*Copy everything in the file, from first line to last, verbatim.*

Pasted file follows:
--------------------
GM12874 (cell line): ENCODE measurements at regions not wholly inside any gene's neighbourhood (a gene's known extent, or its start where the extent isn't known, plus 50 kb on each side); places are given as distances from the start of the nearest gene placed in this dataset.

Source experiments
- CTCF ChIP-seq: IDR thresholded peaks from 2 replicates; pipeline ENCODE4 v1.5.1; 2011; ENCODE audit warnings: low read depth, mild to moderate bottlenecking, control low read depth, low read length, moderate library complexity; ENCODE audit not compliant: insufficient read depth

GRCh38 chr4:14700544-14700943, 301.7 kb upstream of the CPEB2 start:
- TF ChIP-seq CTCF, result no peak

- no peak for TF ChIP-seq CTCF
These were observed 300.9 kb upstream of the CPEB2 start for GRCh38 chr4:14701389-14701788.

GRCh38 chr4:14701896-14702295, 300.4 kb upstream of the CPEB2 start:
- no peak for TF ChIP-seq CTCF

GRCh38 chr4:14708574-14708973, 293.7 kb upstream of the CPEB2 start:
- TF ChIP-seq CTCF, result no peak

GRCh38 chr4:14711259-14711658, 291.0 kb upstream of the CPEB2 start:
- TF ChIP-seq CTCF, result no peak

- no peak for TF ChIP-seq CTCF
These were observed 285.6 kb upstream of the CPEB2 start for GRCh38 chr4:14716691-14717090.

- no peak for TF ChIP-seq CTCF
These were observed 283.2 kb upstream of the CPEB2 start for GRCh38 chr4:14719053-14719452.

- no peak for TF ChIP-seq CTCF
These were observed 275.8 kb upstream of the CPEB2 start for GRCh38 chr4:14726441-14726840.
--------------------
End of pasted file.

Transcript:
GM12874 (cell line): ENCODE measurements at regions not wholly inside any gene's neighbourhood (a gene's known extent, or its start where the extent isn't known, plus 50 kb on each side); places are given as distances from the start of the nearest gene placed in this dataset.

Source experiments
- CTCF ChIP-seq: IDR thresholded peaks from 2 replicates; pipeline ENCODE4 v1.5.1; 2011; ENCODE audit warnings: low read depth, mild to moderate bottlenecking, control low read depth, low read length, moderate library complexity; ENCODE audit not compliant: insufficient read depth

GRCh38 chr4:14700544-14700943, 301.7 kb upstream of the CPEB2 start:
- TF ChIP-seq CTCF, result no peak

- no peak for TF ChIP-seq CTCF
These were observed 300.9 kb upstream of the CPEB2 start for GRCh38 chr4:14701389-14701788.

GRCh38 chr4:14701896-14702295, 300.4 kb upstream of the CPEB2 start:
- no peak for TF ChIP-seq CTCF

GRCh38 chr4:14708574-14708973, 293.7 kb upstream of the CPEB2 start:
- TF ChIP-seq CTCF, result no peak

GRCh38 chr4:14711259-14711658, 291.0 kb upstream of the CPEB2 start:
- TF ChIP-seq CTCF, result no peak

- no peak for TF ChIP-seq CTCF
These were observed 285.6 kb upstream of the CPEB2 start for GRCh38 chr4:14716691-14717090.

- no peak for TF ChIP-seq CTCF
These were observed 283.2 kb upstream of the CPEB2 start for GRCh38 chr4:14719053-14719452.

- no peak for TF ChIP-seq CTCF
These were observed 275.8 kb upstream of the CPEB2 start for GRCh38 chr4:14726441-14726840.